Taken in 1977, it belongs to the “Bad Weather” series, completed in 1982, the year Parr switched to colour. In this he was influenced by the Americans, but unlike, say, Joel Sternfeld, whose deep hued scenes lure the eye with suggested narratives, Parr’s colour dazzles, jumping out at you rather than pulling you in. At the same time, his organisational themes tend to take over, the pictures themselves seeming to grow sloppier, too much of a piece with the throwaway culture they frequently capture. As Philip Jones Griffiths, one of the Magnum veterans opposed to Parr, observed at the time: “His photographs titillate in some way, but the fact is that they are meaningless.”
To others, that lack of meaning is their meaning. In the same year he captured the gamekeepers, Parr took some photographs at New Brighton, the seaside resort that would later yield the controversial series that made his name. In one, two middle-aged couples pick their way man-and-man, wife-and-wife, across the windswept beach in headscarves and cloth caps. Less than a decade on, litter would replace the crested waves in Parr’s vision, and the grey couples would be supplanted by ice-cream splotched babies bawling in acidic Technicolor.
In his boyhood, while his father trained his binoculars on birds every Saturday at Hersham sewage works, young Martin would watch the birdwatchers and do some collecting of his own, scurrying around in search of pellets for a natural history museum he made in the basement of the family home. “Do you know what a pellet is?” he asks. He tells me anyway, “So when a bird of prey regurgitates…” Pellet collecting. It’s a clunky but not inaccurate metaphor for Parr’s interest in the bright debris of consumer culture: crisp packets and ice lolly wrappers.
But this culture also repels him.“If I start thinking about all these issues we have with sustainability, I get very depressed. I mean, you and I are the problem in the world, not President Mugabe or the last famine in Africa or wherever. We are part of the wealthy west. But there’s no point in dwelling on it.”
In his book The Cost of Living, Parr described the middle classes as the “comfortable class.” Few people are feeling comfortable at the moment, least of all in the squeezed middle. We in the west remain objectively wealthy, of course, but these are straitened times and it seems likely that we will look to art, and photography, to reflect that. After all, isn’t there something fundamentally decadent in the appreciation of kitsch?
To hear Parr describe his latest projects, it seems as if the climate of austerity has already inflected his work. He is moving beyond anatomising clichés, he says, to investigate “what’s really happening.” Along with new books, he’s embarking on a four-year study of the West Midlands. Is this a step back towards the social documentary tradition he started out in?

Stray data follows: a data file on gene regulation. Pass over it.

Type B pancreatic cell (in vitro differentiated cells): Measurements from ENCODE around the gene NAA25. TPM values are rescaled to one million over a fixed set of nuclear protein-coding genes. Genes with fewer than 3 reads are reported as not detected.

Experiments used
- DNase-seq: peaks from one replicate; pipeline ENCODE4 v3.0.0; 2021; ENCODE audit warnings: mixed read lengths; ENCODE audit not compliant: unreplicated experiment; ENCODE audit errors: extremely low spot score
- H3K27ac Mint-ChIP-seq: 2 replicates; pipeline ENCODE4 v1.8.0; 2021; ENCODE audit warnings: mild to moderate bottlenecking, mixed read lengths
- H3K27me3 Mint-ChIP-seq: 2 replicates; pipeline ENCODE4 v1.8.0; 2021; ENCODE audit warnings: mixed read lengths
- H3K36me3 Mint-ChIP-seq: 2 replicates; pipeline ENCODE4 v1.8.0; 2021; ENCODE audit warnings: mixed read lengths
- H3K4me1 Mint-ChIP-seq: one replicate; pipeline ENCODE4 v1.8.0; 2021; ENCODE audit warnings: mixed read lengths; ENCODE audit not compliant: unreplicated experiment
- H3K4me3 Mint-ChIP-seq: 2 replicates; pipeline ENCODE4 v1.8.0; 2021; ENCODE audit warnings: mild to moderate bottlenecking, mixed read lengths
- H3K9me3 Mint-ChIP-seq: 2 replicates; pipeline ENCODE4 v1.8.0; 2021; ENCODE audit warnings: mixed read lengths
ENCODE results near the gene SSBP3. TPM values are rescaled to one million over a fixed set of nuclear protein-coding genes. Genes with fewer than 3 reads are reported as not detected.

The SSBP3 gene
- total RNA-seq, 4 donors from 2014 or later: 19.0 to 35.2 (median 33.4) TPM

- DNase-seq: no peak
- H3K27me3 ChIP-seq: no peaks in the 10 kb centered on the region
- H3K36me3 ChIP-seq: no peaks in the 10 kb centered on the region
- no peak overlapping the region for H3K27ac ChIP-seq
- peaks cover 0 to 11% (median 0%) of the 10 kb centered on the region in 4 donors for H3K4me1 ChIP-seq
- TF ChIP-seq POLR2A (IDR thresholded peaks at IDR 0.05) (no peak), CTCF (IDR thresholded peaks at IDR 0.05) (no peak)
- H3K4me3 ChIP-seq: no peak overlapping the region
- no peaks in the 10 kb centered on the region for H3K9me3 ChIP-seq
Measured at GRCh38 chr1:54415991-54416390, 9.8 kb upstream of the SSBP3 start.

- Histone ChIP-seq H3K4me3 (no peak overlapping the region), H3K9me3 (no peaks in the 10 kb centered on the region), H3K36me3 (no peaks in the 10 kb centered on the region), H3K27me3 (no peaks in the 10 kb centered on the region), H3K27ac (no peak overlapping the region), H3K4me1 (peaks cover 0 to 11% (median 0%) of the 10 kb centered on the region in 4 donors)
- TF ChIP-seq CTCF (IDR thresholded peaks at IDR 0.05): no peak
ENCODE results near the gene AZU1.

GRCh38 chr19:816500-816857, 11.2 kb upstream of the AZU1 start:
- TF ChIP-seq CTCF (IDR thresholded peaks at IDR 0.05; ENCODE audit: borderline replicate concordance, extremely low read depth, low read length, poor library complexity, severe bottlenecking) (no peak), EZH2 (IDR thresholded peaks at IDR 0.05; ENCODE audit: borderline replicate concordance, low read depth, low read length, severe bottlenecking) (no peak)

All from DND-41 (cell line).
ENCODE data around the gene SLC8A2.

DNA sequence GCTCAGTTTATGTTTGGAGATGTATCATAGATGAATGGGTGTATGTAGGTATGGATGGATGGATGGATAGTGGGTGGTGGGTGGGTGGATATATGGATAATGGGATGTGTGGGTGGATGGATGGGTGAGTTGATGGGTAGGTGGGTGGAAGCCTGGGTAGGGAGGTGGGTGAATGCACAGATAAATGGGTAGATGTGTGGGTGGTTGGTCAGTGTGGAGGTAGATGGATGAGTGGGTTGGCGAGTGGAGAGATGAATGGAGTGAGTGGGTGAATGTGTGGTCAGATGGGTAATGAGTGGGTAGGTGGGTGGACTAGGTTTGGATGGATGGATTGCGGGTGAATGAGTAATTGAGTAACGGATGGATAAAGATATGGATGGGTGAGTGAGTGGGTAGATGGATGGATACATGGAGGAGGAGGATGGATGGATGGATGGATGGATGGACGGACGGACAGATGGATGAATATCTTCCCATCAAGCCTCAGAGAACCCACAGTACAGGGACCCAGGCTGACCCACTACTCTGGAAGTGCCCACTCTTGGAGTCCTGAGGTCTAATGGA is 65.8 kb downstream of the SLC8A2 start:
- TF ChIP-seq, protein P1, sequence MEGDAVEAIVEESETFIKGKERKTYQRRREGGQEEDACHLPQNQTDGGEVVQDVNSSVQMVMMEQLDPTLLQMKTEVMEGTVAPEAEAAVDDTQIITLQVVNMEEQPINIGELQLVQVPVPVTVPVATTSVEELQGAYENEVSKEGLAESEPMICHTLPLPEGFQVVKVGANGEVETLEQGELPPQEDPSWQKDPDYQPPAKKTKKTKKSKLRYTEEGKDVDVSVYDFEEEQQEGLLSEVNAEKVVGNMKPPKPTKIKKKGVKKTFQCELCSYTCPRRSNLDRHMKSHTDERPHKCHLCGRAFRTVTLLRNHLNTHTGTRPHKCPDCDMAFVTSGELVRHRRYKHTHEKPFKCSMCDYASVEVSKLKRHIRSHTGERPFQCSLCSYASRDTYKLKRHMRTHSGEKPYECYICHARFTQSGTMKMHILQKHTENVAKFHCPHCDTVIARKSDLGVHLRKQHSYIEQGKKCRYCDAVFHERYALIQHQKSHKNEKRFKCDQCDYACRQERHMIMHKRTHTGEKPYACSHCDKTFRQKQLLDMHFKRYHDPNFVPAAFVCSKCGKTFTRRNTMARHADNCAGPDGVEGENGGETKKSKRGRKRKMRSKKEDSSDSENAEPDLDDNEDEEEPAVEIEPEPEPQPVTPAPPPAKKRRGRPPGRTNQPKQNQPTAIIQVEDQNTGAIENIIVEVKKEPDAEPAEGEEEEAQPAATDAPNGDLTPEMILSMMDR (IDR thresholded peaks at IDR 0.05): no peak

Parr’s career straddles enormous changes in his medium. Technologically, it is profoundly altered, but in Britain, its standing in the art world has also been transformed. Parr’s first ever exhibition was held in a corridor at Kendal Milne department store in Manchester. His latest curatorial project, “Richard and Famous,” a trio of exhibitions musing on fame and documentary portraiture, is showing at Liverpool’s Open Eye Gallery until 18th March. It is one of the nation’s oldest dedicated photographic spaces, yet it opened in 1977. And it was just a decade ago that Parr took part in “Cruel and Tender,” which was hailed as the Tate’s first proper photography show.
Though Parr insists the art world has not “fully embraced” him, in the way that it has taken to German photographer Wolfgang Tillmans, for example, his work shares something with the slightly younger generation of fine artists lumped together as the Brit Art pack. Like them, he emphasises engagement with his audience, caring nothing for the nature or depth of their reaction, only that they react (Damien Hirst and co traded on shock; Parr uses humour.) Like them, he has never cared much for the technical aspects of his practice. Ansel Adams said that the relationship between the print and the negative was akin to that of score and performance, but Parr farms the processing out. Asked what his first camera was, he’s hazy. “It may have been a Retinette. I’m not that into the gear.”
Richard Avedon, the American photographer, maintained his portraits were more about himself than the people he photographed. Ultimately, Parr’s are about neither subject nor photographer so much as the viewer—their true subject. So what about when subject and viewer are one and the same? As part of the West Midlands project, each of his subjects will receive a ten-by-eight print of themselves and an invite to the opening of the resulting exhibition. Will that private view become the work itself: a conceptualist extension of his diploma room-set?
Martin Parr is many things: a satirist and an iconoclast, a collector and a chameleon, amassing without judgement and glad to let his work mean anything to anyone. Yes, it provides a canny commentary on theories of representation and our nation’s legendary class-consciousness. But isn’t that in itself elitist: an in-joke that requires an art-history primer? I wonder if the joke isn’t ultimately on Parr. His success tells us most about how low our expectations of visual art have fallen. It’s become entertainment in the most fleeting sense of the term. Though his photos do nothing to ennoble their subjects—that would be propaganda—by equal measure, we no longer seem to expect visual art to offer a transcendent, wisdom-conferring experience. Perhaps that goes for photography especially, a medium that has become so accessible it doesn’t even require a camera for us to take a shot. A mobile phone will do fine.
As our conversation winds to a close, Parr’s wife Susie appears and asks if he’s seen their terrier. “Do you have a dog?” Parr asks me. “Would you like one?” As Susie chides him for trying to sell me the dog, he insists he was trying to give it to me and he’ll chuck in a fiver for dog food. Her assumption is instructive: Martin Parr is a man who takes even as he humorously gives.